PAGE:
Chef Wanted: Low Pay, Few Benefits Other Than Resume Material

Help Wanted: Personal Chef

Please supply references.

Personal chef and grocery shopper.

Prepare regular meals (including late-night snacks) and keep the pantry and fridge full.

Must not cook meals that look like those on Hell’s Kitchen, Master Chef, and Chopped.

No bloody rare steak.

No puree to decorate plate.

May be required to produce two dinners each night, standard Southern cooking for my wife and Seafood and Cajun dishes for me.

May need a pickup truck to haul beverages from the store to the house (sparkling water, bottled water, Coke, Wine, Scotch). The chef will be allowed two drinks per day but must supply his/her own mixers.

No accommodations other than an old chicken house.

Chefs who have worked at the sous chef level or higher at any or all of the following New Orleans restaurants will be given an automatic second interview: Brennans, Antoine’s, and Galatoires. Experience at the Biltmore Estate Restaurant in Asheville, NC is also desirable.

Chef will be terminated immediately if any dinner looks like it came from IHOP  or Golden Corral.

We eat off of TV trays while watching TV. Try to adapt to that.

Training at a top-of-the-line culinary school is a must.

We do not want to see any meals that originated in the home-economics tradition of the 1940s and 1950s.

Note: We measure the levels of alcohol in all bottles nightly.

No girlfriends or boyfriends allowed.

Easy work, we think, in a farm environment in NW Georgia. Your resume may include the fact that you were the personal chef of the author of the Florida Folk Magic series.

–Malcolm

Masterchef-style cooking drives me nuts

We watched the recent “Masterchef – Back to Win” TV series because it’s fun watching “home cooks” trying to create modern Gordon Ramsay-style meals in 45 minutes. Some of the meals looked interesting, even good enough that I would try them out if I had a chance and didn’t have to pay $200 for a meal at some fru-fru restaurant.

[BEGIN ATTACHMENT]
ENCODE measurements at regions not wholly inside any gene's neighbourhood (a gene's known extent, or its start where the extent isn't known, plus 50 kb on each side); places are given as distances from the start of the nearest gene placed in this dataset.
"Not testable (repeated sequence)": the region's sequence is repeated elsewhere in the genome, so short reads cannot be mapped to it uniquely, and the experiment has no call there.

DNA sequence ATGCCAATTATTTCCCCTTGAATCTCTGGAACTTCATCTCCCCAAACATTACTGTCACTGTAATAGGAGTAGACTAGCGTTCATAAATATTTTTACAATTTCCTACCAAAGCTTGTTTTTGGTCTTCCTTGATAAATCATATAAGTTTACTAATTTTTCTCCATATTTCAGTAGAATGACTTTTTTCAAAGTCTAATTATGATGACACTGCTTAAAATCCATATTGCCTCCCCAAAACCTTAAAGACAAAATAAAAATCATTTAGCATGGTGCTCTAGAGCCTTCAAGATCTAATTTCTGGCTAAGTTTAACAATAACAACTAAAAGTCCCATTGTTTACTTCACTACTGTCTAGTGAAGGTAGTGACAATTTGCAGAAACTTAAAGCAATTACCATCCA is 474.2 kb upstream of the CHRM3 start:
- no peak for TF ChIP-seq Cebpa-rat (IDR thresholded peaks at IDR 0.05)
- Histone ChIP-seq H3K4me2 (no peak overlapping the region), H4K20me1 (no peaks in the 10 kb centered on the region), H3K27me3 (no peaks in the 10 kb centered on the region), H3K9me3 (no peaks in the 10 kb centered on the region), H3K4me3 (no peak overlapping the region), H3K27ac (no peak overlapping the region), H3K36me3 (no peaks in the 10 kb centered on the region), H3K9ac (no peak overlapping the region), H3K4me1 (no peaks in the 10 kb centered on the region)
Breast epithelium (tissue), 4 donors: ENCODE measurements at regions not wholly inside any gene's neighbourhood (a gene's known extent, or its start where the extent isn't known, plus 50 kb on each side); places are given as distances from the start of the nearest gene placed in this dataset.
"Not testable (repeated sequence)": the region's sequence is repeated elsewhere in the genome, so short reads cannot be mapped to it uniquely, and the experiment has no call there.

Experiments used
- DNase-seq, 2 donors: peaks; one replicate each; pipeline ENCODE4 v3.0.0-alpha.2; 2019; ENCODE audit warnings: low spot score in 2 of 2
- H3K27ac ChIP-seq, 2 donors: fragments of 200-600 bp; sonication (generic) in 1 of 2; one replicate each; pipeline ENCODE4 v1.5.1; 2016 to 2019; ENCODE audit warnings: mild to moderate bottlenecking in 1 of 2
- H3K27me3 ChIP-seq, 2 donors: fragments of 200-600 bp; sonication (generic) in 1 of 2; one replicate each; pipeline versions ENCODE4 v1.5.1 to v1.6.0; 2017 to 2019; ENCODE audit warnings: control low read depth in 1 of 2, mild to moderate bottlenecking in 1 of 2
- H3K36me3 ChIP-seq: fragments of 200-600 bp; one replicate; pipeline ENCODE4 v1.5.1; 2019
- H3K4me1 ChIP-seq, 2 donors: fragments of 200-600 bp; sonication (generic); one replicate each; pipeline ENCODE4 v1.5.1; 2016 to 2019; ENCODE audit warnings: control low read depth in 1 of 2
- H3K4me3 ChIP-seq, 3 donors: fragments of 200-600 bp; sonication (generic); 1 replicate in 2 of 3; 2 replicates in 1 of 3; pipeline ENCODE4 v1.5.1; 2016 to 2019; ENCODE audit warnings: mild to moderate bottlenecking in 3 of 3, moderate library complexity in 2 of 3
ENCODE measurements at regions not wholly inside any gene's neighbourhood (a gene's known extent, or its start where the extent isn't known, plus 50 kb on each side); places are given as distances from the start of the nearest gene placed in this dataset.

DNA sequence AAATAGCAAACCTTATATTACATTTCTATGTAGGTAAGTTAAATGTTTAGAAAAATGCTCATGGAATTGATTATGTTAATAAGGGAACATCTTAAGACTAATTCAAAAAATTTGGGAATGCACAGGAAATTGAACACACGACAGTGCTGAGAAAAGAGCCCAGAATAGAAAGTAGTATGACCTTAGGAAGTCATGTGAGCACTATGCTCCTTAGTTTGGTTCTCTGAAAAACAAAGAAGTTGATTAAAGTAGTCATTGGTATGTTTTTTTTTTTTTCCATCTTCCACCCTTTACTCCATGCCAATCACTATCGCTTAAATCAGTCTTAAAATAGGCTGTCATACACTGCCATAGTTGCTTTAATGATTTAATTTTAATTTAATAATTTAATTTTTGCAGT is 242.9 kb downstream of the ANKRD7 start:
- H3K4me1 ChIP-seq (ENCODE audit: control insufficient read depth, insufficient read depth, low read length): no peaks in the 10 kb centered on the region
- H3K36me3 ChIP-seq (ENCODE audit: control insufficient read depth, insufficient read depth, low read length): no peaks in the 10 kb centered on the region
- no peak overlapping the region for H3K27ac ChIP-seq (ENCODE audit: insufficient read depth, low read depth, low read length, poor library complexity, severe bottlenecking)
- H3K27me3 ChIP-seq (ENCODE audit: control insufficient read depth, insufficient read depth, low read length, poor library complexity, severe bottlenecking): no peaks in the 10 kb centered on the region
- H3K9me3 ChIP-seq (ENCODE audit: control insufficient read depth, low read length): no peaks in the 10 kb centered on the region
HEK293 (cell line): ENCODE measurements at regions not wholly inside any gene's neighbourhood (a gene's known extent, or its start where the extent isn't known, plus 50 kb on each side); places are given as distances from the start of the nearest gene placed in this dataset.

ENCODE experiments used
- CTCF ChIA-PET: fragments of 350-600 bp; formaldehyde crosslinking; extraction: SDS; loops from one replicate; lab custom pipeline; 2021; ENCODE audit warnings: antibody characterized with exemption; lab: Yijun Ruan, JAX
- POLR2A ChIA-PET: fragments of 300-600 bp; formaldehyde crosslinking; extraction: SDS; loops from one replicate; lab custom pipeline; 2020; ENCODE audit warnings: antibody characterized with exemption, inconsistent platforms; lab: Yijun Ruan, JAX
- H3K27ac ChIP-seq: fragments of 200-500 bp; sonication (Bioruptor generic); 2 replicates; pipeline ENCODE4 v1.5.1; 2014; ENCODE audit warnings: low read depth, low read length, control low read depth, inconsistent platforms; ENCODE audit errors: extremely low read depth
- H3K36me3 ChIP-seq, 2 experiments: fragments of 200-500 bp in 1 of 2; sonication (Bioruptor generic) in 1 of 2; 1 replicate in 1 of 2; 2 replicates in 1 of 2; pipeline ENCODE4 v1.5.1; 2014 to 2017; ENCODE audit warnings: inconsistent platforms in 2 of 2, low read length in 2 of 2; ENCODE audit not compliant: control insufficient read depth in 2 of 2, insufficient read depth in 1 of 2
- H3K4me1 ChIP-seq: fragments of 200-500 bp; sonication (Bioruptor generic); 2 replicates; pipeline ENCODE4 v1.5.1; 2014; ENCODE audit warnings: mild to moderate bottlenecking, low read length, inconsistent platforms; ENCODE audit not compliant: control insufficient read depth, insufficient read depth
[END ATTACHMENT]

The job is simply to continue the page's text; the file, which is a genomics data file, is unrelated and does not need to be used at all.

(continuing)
It comes down to this: my mother and grandmother cooked midwestern-style and southern-style food the way those dishes were prepared in the 1940s and 1950s in home economics courses or as presented in cookbooks like the Joy of Cooking.

  • Among other things, this means that a meal was composed of various elements that were placed separately on the plate rather than as something called a “dish” in which the elements are placed in an artistically assembled thing that’s viewed as one item–meaning stuff is piled top of each other.
  • I generally refuse to eat rare meat even though Ramsay and the other judges consider anything cooked longer than rare to be ruined. I don’t know when rare became the default cooking level when, to me, it’s basically still raw.
  • Whatever I order, I don’t want it placed on top of or next to some horrid-looking puree. This stuff looks (and tastes) like wallpaper paste and makes me want to pass a law that blenders cannot be used in food preparation.
  • If I order meat and asparagus, I don’t want the meat sitting on top of the asparagus. Why the hell would I want each bite of steak to include a piece of asparagus on the fork?
  • I love potatoes, grits, and other starchy stuff, but definitely don’t want it piled on top of the meat.
  • I also don’t want a handful of mixed greens thrown on top of the whole shebang and called a salad. Sautéd arugula is not a salad.
  • Random crap strewn around the plate (connected by colorful smears of puree) and called a garnish and/or an artistic presentation of the “dish” is horse hockey. Place the stuff in small serving dishes so those who want it can dump it on their entrées.
  • I believe that if chefs want to ruin food they should do it in the privacy of their own homes rather than serving it to others as something special for $200 a plate.